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While I read an article, I came across the following expression that I can't still understand.

"If the wind picked up real bad to go in the bathroom and close the door, I had been so out of touch with the world around me that I hadn't seen any TV or read any newspapers."

If you go over above sentence, you can find that the past tense is used in If-clause and the past perfect tense is used in the main clause. Is there anyone who explains why the tense is different in both clauses in detail. Due to a different tense, I can't make a sense completely the sentence.

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    The second part of the sentence (after the comma) makes sense as a complete statement. What the first part is about is hard to know. Maybe the writer was trying to say: **If the wind picked up real bad, (I had to/I would have to) go into the bathroom and close the door. ** That section would really be a separate sentence on its own. Given that modification, the tense structure is completely idiomatic. Aug 21, 2021 at 14:03
  • You should give the full text as what you quote is meaningless.
    – mdewey
    Aug 22, 2021 at 14:40
  • The sentence makes no sense.
    – Lambie
    Sep 30, 2022 at 16:12

1 Answer 1

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Googling the original text, it seems you omitted the full grammatical sentences. Here's the original (probably):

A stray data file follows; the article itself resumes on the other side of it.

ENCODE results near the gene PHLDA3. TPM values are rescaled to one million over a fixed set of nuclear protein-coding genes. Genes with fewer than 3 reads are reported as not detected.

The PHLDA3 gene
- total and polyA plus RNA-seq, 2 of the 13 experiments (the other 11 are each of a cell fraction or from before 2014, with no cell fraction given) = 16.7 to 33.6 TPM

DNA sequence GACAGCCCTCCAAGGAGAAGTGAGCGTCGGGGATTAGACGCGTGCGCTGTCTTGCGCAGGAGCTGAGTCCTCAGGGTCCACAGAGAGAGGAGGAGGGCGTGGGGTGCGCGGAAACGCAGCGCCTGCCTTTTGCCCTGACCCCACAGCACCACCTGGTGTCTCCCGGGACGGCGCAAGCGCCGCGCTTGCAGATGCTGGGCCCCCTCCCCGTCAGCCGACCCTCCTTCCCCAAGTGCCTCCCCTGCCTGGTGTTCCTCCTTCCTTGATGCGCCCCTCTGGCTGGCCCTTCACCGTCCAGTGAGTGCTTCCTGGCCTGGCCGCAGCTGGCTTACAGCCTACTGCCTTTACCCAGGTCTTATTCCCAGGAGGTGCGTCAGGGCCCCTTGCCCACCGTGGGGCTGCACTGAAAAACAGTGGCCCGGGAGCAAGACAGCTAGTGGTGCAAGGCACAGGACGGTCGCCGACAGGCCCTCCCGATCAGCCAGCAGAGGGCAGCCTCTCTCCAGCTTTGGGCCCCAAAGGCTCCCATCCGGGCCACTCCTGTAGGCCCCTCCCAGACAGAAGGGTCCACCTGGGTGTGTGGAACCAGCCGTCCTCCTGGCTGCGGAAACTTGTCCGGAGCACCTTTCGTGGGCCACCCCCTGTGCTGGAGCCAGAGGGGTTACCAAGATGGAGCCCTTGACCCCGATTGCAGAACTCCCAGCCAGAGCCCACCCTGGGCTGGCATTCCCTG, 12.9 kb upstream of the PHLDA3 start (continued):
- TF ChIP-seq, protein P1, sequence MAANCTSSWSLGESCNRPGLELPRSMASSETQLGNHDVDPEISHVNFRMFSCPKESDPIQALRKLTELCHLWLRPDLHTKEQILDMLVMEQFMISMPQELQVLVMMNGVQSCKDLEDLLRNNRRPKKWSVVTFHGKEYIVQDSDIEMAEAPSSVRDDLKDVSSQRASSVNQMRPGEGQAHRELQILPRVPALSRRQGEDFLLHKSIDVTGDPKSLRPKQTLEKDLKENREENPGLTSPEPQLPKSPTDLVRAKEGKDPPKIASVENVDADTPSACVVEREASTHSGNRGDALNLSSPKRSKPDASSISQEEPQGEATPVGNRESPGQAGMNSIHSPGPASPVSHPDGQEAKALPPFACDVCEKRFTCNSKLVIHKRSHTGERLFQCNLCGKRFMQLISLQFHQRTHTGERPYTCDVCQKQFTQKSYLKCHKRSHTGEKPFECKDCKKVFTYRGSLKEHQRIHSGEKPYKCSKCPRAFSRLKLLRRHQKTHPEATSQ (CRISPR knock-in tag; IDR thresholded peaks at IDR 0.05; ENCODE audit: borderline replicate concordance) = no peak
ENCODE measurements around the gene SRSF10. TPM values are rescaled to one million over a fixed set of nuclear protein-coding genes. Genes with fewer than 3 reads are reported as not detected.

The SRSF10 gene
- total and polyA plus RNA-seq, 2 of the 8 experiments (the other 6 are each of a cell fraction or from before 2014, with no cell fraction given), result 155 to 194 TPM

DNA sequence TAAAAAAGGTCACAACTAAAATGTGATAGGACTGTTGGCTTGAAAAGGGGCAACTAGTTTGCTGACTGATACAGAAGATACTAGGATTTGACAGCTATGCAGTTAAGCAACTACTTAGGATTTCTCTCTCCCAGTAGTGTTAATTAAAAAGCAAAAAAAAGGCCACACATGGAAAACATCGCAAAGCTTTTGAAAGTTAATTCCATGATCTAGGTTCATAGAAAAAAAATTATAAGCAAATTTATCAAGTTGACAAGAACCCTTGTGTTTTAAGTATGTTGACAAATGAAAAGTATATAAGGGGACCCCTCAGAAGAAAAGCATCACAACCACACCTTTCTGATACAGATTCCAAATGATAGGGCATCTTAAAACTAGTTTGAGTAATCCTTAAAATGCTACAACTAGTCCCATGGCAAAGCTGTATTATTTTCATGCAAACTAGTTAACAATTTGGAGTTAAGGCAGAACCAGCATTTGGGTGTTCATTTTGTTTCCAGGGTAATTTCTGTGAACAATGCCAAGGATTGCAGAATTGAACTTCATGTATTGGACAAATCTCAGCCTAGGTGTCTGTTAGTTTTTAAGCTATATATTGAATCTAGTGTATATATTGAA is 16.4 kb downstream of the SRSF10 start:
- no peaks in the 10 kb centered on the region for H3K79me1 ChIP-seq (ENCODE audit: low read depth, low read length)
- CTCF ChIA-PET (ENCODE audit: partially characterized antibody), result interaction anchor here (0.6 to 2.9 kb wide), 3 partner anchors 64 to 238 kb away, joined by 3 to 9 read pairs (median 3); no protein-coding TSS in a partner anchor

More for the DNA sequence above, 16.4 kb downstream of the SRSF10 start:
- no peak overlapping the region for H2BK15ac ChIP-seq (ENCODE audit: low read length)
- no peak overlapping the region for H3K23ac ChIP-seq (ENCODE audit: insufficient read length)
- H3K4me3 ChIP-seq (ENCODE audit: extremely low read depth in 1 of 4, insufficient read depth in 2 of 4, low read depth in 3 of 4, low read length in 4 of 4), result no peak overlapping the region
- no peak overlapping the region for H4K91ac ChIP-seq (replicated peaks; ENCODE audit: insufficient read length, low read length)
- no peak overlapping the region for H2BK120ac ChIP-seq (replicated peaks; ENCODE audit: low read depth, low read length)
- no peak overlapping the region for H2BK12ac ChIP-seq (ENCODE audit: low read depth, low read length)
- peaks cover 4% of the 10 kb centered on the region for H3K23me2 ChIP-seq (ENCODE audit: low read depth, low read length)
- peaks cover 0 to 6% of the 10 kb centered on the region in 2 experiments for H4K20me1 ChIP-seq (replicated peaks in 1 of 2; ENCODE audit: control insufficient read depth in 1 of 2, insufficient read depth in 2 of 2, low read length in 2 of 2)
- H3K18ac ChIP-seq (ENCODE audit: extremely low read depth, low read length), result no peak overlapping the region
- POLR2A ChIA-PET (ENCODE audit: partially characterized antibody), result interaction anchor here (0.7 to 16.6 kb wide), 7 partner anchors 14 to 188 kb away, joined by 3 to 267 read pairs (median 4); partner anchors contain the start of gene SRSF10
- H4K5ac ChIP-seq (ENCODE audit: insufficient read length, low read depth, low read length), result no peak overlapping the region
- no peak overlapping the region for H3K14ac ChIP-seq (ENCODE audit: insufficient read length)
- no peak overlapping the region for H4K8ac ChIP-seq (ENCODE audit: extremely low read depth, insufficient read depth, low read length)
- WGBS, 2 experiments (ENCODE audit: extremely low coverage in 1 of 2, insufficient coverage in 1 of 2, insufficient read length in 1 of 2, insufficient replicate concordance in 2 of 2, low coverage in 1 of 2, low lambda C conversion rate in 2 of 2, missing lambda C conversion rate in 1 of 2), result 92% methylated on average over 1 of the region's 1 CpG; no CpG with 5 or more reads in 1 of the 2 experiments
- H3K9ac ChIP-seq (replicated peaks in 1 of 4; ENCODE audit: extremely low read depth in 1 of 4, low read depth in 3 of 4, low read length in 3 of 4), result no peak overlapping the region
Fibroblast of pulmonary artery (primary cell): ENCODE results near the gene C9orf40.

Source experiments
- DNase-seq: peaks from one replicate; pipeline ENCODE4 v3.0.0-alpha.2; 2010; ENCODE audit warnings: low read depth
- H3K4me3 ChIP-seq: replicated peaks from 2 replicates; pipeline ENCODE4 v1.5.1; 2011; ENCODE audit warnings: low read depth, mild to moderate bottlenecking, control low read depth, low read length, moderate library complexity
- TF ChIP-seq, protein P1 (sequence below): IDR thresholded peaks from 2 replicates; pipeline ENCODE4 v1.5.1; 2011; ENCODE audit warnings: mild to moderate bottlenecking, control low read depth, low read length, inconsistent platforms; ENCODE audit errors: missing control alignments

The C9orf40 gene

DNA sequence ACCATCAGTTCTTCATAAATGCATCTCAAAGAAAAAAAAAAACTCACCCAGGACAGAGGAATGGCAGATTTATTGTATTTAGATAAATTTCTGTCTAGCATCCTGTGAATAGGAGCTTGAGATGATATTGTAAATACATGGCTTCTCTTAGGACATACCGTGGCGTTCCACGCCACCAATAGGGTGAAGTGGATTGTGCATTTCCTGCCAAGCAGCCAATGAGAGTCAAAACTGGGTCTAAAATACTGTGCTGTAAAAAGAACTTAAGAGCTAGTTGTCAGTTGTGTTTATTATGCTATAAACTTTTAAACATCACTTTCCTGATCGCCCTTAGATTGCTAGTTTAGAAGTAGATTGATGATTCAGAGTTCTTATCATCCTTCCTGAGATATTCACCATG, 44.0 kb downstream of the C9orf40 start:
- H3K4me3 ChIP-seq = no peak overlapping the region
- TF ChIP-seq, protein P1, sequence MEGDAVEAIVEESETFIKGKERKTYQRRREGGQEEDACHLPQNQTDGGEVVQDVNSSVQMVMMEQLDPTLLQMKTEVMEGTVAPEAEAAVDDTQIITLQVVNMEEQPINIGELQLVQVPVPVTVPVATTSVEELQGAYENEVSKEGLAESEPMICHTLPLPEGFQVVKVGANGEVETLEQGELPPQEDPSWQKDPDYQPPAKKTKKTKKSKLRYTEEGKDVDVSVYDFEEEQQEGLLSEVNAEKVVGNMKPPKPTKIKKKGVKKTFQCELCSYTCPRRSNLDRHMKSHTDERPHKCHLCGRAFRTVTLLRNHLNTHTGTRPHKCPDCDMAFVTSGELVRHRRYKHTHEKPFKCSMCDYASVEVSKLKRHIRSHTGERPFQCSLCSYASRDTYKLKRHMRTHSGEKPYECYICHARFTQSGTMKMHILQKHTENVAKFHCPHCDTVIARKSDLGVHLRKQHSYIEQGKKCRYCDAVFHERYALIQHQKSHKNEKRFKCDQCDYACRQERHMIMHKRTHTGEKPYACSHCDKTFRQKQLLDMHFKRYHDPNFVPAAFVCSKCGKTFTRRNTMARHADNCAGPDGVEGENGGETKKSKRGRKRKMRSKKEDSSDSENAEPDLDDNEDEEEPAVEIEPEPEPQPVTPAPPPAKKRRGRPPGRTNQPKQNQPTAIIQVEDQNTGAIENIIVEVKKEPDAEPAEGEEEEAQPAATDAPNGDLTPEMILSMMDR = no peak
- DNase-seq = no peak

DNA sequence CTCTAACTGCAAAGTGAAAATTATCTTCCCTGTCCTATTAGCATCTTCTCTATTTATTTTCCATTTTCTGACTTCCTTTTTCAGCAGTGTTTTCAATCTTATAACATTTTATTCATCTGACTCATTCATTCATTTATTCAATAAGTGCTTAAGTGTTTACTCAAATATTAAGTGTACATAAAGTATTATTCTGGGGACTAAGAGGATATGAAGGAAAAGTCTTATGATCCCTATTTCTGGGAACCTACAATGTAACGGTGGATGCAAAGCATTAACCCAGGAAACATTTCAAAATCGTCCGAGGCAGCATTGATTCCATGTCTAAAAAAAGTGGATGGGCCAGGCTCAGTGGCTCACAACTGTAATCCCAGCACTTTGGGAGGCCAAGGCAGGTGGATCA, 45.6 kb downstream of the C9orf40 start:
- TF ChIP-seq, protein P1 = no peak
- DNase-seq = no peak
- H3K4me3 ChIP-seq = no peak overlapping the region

The owner told me to stay in, and if the wind picked up real bad to go in the bathroom and close the door. I had been so out of touch with the world around me that I hadn’t seen any TV or read any newspapers.

The first verb "picked up" is simple past.

When the owner actually spoke, he presumably said "if the wind picks up...", using the present tense. When shifting the story into the past, we use the past tense.

The next verb "had been so out of touch" is past perfect, indicating that even earlier in the story, the narrator had been out of touch. It means something a bit like "before the before", "the day before yesterday". Double past.

You can combine verb tenses when speaking, and say "X will happen (future), but Y already happened (past), and Z is happening now (present)". That's not a mistake. Every verb, every phrase can potentially use a different tense, as long as the facts don't contradict each other in an illogical way.

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  • If my wind picks up real bad, I always go in the bathroom and close the door, out of kindness to the rest of the household!
    – WS2
    May 30, 2022 at 7:32

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